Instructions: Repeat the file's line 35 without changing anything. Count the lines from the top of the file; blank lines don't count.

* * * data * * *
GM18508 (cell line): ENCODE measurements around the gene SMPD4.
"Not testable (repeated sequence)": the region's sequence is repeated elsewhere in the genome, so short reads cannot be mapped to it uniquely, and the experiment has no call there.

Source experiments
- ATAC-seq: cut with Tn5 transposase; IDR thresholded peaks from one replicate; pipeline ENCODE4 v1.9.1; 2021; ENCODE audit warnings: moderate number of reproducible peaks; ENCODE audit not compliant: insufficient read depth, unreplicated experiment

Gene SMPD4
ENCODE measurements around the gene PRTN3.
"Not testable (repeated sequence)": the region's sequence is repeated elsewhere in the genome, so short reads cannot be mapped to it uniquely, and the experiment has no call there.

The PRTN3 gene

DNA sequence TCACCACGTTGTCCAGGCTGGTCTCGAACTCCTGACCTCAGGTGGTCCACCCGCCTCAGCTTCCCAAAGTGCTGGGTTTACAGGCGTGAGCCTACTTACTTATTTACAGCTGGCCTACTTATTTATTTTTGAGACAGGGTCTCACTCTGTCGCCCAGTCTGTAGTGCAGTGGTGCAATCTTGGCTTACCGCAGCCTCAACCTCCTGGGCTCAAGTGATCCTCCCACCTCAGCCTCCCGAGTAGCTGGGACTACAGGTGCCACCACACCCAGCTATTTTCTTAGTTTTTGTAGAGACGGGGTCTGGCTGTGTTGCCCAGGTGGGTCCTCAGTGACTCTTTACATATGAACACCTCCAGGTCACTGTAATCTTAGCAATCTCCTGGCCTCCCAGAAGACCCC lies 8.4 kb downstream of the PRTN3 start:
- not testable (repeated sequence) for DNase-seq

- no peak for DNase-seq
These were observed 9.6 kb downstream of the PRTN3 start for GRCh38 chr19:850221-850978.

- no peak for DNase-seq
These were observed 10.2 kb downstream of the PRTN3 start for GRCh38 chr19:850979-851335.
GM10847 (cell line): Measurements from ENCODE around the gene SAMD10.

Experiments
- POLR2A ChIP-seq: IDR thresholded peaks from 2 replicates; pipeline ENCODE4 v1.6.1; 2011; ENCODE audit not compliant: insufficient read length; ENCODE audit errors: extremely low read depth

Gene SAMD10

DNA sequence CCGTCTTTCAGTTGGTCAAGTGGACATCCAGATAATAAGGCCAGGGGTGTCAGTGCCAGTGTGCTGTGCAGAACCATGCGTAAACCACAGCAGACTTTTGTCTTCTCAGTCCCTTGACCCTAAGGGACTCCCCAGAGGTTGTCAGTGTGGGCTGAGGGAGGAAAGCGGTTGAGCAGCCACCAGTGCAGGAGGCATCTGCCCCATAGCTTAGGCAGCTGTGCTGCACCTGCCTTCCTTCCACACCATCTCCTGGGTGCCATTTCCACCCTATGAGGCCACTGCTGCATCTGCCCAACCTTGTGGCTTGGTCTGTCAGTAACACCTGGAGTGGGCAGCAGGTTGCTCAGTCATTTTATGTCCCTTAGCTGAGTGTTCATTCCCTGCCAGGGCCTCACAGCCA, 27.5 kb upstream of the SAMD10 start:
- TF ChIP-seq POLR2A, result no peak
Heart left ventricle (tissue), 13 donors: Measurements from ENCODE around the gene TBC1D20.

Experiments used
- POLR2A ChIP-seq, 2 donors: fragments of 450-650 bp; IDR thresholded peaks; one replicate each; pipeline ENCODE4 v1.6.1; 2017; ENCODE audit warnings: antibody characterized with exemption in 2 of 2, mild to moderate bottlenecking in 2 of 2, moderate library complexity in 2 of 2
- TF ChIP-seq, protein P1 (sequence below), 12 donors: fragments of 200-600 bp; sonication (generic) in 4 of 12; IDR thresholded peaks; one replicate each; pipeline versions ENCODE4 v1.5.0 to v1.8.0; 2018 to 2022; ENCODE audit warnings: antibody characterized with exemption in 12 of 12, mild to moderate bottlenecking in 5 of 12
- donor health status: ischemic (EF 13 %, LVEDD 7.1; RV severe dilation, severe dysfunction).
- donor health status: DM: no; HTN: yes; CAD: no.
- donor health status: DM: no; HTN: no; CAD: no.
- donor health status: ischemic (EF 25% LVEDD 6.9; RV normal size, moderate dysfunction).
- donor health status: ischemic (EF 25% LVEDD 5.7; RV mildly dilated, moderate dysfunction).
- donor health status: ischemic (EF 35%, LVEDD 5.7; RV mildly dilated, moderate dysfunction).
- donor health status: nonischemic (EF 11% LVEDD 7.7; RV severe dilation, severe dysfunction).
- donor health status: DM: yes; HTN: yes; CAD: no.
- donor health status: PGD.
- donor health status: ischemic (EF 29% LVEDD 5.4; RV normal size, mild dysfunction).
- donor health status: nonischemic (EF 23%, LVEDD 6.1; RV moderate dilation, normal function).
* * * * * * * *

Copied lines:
- donor health status: nonischemic (EF 23%, LVEDD 6.1; RV moderate dilation, normal function).